Whether they nationalise the railways again or not, do we really need to pay that high a price?
Why does a return ticket to London cost me £44 minimum, off peak? The journey lasts just 50 minutes after all, if I manage to get a fast train. Often I find myself stood up for the duration, as seats are taken long before my arrival. Alternatively, I stop at dozens of stations and have to wait an hour and a half to get to Kings Cross. What exactly do these private companies do with my money? Perhaps the government are right to move away from franchising. Definitely the East Coast Mainline still suffers lots of disruptions and cancellations. My own train to London was cancelled just a week ago so I changed to an open return once more.
It seems to me that they should have worked out how to keep the trains running when it snows these days too. But, just this February, everything came to a standstill when a blanket of snow hit us for a few days. Seats often look scuffed and bins are regularly overflowing. I just do not understand what these companies invest in.
However, I much prefer travelling by trains to sitting in traffic, frustrated by fumes, bad drivers and roadworks. I just wish these large companies could communicate better and have a more robust strategy for keeping their trains on time and delivering enough seats for the services they offer. In Germany and France I rarely suffer any setbacks and the overall experience for me has been much nicer and swifter.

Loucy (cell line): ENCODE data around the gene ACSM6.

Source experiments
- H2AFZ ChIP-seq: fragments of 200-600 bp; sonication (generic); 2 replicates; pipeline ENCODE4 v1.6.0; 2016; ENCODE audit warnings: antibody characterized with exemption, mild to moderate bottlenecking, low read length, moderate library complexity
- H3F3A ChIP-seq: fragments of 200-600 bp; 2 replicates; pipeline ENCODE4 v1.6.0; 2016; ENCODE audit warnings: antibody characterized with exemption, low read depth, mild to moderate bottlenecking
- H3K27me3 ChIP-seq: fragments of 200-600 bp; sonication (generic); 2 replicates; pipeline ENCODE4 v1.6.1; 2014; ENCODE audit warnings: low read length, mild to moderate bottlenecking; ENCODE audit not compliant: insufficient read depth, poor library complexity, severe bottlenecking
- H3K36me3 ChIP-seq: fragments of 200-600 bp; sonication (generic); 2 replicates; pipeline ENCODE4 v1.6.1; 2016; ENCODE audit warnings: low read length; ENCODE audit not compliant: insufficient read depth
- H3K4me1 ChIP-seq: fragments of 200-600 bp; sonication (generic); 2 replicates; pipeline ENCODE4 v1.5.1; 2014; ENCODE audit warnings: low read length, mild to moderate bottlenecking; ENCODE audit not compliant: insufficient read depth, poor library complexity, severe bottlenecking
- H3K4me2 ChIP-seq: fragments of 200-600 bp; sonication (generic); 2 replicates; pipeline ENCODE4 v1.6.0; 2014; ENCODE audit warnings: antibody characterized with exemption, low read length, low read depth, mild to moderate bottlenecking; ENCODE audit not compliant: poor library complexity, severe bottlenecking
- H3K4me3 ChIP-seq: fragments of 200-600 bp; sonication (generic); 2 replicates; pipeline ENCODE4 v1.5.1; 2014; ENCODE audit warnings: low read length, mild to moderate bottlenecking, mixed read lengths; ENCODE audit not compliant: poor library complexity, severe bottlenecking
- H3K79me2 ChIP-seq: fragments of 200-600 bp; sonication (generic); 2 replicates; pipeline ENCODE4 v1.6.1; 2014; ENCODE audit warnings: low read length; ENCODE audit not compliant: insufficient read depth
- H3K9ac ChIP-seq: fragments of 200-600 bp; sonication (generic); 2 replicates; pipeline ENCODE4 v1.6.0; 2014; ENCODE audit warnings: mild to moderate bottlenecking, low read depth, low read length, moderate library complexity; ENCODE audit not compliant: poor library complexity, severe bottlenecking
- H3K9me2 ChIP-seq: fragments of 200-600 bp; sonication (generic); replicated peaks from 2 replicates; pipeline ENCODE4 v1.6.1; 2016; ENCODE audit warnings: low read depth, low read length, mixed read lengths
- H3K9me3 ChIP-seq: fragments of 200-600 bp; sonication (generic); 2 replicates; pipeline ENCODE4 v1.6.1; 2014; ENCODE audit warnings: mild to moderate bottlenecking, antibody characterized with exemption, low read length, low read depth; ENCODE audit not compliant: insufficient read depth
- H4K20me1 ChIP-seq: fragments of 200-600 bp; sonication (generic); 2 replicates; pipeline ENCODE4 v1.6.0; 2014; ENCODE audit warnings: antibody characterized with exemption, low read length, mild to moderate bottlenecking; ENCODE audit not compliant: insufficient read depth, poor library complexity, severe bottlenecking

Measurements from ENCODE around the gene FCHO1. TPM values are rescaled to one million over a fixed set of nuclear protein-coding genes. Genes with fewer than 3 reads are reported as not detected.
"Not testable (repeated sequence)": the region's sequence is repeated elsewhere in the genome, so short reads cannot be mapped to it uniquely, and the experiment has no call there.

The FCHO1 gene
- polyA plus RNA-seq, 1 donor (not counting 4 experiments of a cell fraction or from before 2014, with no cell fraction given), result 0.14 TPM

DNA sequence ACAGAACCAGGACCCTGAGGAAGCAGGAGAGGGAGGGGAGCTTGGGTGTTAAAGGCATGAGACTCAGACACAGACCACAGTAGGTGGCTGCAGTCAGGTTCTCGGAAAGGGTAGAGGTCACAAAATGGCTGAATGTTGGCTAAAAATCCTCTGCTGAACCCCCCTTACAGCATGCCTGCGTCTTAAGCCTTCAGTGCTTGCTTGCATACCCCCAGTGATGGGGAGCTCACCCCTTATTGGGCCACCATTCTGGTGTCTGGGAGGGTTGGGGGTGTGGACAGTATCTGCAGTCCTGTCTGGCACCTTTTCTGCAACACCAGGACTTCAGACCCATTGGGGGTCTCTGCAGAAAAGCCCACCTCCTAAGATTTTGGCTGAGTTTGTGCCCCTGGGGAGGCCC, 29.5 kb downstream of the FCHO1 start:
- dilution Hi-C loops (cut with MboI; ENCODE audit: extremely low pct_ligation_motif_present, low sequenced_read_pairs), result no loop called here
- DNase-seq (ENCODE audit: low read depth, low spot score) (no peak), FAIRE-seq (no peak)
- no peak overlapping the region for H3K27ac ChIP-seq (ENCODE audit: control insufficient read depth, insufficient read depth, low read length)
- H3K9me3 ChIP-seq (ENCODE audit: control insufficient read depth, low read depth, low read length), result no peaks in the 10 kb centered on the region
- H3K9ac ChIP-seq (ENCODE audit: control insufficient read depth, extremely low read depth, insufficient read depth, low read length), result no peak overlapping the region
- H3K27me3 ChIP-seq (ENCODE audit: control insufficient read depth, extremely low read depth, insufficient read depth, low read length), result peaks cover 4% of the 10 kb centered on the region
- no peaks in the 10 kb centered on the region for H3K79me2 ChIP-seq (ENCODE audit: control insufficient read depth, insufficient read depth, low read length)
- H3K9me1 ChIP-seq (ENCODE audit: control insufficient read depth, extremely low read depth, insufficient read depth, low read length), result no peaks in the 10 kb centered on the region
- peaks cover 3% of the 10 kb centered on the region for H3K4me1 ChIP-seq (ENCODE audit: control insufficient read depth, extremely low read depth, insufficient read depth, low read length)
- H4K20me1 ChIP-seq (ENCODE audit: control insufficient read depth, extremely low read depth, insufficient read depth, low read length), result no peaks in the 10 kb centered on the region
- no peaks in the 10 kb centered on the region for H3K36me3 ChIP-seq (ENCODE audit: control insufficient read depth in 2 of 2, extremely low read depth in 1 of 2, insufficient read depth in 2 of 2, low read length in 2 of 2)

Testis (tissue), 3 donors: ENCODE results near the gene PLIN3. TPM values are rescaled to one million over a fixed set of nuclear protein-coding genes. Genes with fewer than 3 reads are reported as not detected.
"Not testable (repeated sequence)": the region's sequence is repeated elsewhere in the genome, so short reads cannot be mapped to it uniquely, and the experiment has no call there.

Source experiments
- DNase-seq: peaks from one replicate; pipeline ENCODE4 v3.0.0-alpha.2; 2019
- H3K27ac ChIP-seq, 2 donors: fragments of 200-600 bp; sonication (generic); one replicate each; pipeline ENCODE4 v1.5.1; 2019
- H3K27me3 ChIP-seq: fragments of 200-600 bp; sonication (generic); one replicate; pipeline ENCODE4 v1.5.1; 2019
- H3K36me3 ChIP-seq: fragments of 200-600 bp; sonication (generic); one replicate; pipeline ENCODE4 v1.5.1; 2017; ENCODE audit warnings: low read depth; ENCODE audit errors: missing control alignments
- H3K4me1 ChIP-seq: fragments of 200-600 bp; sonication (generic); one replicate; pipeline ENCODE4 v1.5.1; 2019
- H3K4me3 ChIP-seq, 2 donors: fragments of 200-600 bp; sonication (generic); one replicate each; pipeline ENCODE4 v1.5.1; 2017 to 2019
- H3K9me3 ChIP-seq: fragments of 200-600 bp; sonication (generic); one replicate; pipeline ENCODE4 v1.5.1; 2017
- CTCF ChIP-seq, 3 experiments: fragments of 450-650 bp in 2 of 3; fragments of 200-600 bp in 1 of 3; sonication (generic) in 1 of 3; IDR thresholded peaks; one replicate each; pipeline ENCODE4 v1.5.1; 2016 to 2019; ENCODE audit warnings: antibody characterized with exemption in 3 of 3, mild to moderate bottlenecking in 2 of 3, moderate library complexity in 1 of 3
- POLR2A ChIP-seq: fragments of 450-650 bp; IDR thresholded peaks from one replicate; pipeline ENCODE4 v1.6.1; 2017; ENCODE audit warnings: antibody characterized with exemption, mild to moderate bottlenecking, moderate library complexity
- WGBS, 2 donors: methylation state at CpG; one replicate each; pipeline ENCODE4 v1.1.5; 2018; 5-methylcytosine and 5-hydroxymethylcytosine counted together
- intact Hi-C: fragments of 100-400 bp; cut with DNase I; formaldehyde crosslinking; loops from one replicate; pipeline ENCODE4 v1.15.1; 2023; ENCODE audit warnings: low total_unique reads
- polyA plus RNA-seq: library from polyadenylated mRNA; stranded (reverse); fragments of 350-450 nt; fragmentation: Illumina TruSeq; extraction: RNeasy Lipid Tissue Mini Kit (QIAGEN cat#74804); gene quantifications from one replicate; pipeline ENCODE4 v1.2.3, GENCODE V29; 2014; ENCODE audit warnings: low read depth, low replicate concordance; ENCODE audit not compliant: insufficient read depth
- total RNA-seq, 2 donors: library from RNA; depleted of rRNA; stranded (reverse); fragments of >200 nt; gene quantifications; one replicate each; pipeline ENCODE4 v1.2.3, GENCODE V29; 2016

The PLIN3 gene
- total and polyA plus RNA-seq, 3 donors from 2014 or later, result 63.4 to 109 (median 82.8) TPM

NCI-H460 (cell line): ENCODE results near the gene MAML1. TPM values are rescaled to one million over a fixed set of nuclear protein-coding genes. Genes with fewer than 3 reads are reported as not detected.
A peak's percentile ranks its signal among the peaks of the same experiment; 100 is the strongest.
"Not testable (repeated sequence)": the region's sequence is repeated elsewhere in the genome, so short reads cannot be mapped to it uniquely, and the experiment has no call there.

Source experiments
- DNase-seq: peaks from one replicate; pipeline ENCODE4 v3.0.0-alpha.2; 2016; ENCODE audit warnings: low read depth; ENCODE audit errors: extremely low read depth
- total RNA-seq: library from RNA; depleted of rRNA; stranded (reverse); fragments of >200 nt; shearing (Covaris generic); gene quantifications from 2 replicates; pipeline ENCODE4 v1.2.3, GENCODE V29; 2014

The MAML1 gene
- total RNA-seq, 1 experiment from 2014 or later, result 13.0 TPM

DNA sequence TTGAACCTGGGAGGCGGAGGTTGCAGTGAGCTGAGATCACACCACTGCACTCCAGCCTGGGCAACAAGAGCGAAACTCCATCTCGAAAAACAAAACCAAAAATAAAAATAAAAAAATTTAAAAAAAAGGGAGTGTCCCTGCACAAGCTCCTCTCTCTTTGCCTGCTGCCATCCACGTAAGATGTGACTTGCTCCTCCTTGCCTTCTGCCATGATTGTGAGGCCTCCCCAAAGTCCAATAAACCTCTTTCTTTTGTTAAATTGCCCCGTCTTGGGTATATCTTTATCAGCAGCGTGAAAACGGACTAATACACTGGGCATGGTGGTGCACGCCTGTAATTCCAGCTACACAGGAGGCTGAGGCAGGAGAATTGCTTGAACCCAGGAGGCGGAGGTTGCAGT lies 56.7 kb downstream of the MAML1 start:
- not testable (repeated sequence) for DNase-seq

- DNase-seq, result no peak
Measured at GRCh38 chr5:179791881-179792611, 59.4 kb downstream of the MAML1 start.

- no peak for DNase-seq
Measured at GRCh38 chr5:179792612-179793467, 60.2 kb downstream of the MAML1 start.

A long awaited day out in London proved to be sunny and refreshing. Visiting my cousin who has recently moved to South London, my aunt and I took the fast train in and, for once, plenty of seats were available. This was the first time in ages that I have not had to stand in the galley for fifty minutes.
Kings Cross station was fairly quiet and the gleaming sun shone warmly through the lovely ceiling of this grand old station this morning.
Having taken the tube and a bus to Streatham, we assessed her new flat, which sits comfortably above a pub, just far enough from the High Street to somehow disguise the ambient noise. The pub looked enticing so we ended up trying out the food there, perusing a menu which had a great selection of roasts. I vied for a burger in the end.
The little, busy town of Streatham seems very multicultural with some really tempting cuisines from restaurants such as those of Ethiopian origin and Spanish too. The town centre thrives and buzzes and feels friendly and I imagine it would have an excellent night life. As a writer, I stood in the little park outside my cousins’s place and imagined the many events that must have taken place there and the possible stories that I might be able to describe. I envisaged many first kisses, the odd argument, protests, celebrations, Christmas decorations and probably old brass bands. I can imagine many people fell in and out of relationships there. My head is filled with possibilities.
Part of me wants to live in London with its theatres and museums and wonderful selection of foods. Streatham is contemporary enough for me. It is alive with multiple pockets of intriguing activity. Yet the mix of towns and villages that Cambridgeshire has still draws me back in, as it does every time. London shall always be somewhere I love to visit, though.